The Sun and Daily Telegraph to charge for their websites? Is The Guardian next
In a not very surprising move The Sun has today confirmed that as from the second half of 2013 it will be charging people to see its content online.
Before the start of the next football season it is to introduce a paywall and users will have to pay a certain amount of money per month to read its stories and watch its videos.
The August date is significant as it will be the first time that the paper will be able to show clips of goals and match highlights from the Premier League.
News International, which owns The Sun, already has several papers behind a paywall including The Times. At the moment users pay £2 a week to subscribe to the website or £4 a week if they want to also acess the iPad version.
Quoted in The Guardian Mike Darcey, the chief executive of News International, said the parent company’s current position – which allowed millions of readers to get the Sun’s content for free – was “untenable”.
It isn’t the only paper that has announced its intention to charge readers for stories. The Daily Telegraph has also confirmed that it will shortly introduce a metered paywall system. It will allow telegraph.co.uk users free access to 20 online articles a month. After that, readers will be charged £1.99 a month (or £20 a year) for access to further online content and to the Telegraph’s smartphone apps. There will also be a full digital pack, which includes access to Daily Telegraph and Sunday Telegraph content on tablet devices plus loyalty club membership for £9.99 a month (or £99 per year).
The move has already sparked off a big debate on Twitter about whether The Guardian should follow its two rivals and erect a paywall. At the moment you pay £9.99 for its iPad app enabled edition per month, but the website is still free.
The issues for The Guardian, and in fact all the papers, is that they are having to manage declining revenues from their printed publications as fewer people buy the physical versions. Also advertisers are increasingly favouring online ads, and in some instances creating their own content and seeding it via social media, over print ads.
The downside of erecting a paywall is that the number of people who read content on the site collapses. There was a rumour not that long ago which hinted that brands weren’t targeting The Times as it had so few online readers.
In their defence papers behind paywalls often point to the quality of the readers they have, in that they are loyal and committed to the paper and its values and not just dipping in and out of the site via a search query.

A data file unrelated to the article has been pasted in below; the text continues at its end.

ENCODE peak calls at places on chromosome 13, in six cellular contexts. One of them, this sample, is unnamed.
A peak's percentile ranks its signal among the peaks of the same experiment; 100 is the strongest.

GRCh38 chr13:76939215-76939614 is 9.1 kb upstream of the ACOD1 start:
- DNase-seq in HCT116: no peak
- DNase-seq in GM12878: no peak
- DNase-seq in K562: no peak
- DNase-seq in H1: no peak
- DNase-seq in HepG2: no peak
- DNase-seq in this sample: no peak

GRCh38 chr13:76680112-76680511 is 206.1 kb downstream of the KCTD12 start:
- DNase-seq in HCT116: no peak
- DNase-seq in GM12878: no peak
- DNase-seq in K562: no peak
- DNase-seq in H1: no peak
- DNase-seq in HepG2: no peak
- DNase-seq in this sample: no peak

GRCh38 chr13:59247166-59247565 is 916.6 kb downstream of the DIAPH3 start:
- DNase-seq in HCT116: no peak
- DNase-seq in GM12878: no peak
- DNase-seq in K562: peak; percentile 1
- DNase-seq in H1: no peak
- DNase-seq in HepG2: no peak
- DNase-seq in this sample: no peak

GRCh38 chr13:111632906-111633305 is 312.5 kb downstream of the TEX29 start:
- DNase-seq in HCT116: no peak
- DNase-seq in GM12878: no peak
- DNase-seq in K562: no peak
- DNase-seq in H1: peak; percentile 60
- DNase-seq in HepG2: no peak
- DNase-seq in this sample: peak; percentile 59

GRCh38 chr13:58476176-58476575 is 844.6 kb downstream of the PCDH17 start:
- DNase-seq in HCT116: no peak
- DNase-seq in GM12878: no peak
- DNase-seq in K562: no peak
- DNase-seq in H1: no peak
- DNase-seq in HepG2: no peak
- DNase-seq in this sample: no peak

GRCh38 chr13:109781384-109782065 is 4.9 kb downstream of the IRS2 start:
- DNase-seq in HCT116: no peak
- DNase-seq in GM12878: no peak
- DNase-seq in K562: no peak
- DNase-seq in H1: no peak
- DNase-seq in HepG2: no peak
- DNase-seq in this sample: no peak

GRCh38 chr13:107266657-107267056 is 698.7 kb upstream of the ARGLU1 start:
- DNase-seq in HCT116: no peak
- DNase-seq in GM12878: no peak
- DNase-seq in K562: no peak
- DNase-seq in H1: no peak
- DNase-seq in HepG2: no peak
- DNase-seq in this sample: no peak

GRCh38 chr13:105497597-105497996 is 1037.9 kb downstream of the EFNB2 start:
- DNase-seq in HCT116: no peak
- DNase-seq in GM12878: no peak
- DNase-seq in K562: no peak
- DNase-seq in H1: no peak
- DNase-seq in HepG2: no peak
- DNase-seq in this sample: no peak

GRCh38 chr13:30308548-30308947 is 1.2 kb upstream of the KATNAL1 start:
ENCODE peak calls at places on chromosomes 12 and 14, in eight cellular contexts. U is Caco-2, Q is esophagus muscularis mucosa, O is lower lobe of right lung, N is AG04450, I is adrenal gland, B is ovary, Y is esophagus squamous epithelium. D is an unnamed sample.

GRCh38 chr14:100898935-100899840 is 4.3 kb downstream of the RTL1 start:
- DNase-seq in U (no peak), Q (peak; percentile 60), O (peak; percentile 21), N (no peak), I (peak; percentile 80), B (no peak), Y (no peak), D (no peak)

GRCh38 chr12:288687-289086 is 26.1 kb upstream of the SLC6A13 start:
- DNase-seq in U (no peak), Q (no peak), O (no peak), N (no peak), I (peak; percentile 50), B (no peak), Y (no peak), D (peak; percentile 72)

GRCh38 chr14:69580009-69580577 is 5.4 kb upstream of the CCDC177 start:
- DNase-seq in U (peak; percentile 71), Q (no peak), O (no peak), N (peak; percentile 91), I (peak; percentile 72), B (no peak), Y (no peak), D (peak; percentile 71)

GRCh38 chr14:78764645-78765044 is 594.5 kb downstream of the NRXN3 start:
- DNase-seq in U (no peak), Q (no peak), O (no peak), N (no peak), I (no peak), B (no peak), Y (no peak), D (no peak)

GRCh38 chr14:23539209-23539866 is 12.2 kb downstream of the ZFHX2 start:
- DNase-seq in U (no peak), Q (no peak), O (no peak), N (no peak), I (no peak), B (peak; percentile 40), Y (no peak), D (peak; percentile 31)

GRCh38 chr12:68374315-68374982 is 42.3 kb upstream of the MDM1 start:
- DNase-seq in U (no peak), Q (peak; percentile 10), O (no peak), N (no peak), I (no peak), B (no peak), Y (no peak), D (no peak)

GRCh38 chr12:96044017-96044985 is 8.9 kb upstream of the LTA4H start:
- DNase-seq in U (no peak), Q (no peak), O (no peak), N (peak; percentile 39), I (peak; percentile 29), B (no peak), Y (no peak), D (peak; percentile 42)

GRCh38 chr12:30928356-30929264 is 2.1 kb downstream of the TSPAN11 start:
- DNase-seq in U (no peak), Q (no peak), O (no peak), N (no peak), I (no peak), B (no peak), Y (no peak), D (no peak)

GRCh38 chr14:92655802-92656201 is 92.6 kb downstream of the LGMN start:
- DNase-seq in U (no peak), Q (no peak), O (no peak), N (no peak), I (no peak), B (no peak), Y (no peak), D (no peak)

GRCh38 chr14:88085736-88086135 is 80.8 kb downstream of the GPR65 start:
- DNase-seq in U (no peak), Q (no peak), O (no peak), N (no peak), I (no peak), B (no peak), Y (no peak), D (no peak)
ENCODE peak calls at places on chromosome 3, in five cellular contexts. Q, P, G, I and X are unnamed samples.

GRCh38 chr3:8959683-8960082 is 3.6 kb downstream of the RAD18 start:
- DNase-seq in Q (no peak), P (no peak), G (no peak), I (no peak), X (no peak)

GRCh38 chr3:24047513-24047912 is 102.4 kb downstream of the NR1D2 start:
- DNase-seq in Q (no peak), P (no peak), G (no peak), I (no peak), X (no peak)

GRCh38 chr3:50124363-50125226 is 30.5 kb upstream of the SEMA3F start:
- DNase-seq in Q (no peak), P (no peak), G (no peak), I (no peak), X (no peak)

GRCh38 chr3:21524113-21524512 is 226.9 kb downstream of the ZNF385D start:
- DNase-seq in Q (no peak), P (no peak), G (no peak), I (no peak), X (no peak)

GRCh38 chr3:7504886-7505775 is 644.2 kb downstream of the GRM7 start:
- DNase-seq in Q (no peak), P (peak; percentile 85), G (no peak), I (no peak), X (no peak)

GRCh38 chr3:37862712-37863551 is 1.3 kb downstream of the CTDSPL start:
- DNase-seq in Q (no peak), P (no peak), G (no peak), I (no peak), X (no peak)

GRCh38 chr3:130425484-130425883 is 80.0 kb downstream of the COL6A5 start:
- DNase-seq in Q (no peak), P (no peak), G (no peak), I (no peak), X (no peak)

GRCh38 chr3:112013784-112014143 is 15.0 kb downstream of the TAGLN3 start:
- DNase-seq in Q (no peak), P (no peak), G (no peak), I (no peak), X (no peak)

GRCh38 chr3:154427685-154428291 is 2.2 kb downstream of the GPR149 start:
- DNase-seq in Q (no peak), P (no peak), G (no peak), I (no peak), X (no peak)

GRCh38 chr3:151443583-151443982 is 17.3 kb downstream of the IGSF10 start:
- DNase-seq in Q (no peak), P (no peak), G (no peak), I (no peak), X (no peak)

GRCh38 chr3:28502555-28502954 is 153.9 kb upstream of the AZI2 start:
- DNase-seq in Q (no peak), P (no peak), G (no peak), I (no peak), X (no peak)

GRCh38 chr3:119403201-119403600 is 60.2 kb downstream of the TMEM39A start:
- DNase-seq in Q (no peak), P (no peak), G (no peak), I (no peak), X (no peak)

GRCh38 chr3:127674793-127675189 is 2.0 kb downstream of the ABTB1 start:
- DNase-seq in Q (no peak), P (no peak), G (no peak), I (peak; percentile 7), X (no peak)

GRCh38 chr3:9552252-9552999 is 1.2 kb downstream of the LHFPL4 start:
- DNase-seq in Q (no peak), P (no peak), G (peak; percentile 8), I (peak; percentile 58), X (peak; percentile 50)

So what can papers do if they don’t want to charge?
One route is to be ultra populist in the stories they run. The Daily Mail is now the most read newspaper website in the world largely because of its never ending run of celeb based stories. Its proprietors looked at the success of sites like DMZ, Popsugar and Perez Hilton and replicated that type of content but produced lots more of it. The Mail has always suggested that its massive online circulation means that its website is at the very least making up for revenues lost as its print edition declines.
The problem for The Mail though is that as much as it would like to convice advertisers it is a serious paper with a large number of readers exploring its higher value content, most of its readers are in fact checking out Taylor Swift’s latest outfits.
The other problem for any UK paper, as opposed to US ones, is the elephant in the room aka the BBC news website.
If Britons want to find out the latest news they have that site – which is funded via the licence fee – as an option. This means that to get people to pay for their content newspapers need to offer much more than just news.
The Guardian, for example, has been successful in niches, for example its music/style/environment pages. But it has also struggled to compete in other areas such the tech space where it faces a huge number of rivals.
Many publishers now see video as the key, including The Sun, but what kind of video content are people going to pay for? Even the most attractive – football – isn’t actually that compelling a proposition. Are people really going to pay a monthly subscription to access the site on the strength of some Premiership goals and highlights that will be available elsewhere on the web (possibly not legally…).
Ultimately it is a matter of making the sums add up.
As for The Guardian, it has a huge online readership, a good deal of loyalty from its older readers (I do wonder if anyone under the age of 25 has any real loyalty to a newspaper now) and some of the best content on the web. However it is committed for now to staying free for readers.
The problem is that as it has re-shaped its editorial output over the past few years (with a significant cut in the number of journalists) some pundits have suggested that the standard and influence of its content had declined. Personally I think it needs to follow The Times and institute a paywall sooner rather then later and focus on a paid for future with a significant chunk of that income being invested in its content creation. If it leaves it many more years it may find that fewer people feel loyal enough to the paper to actually pay a subscription.
So would you pay for a subscription charge to read a paper?
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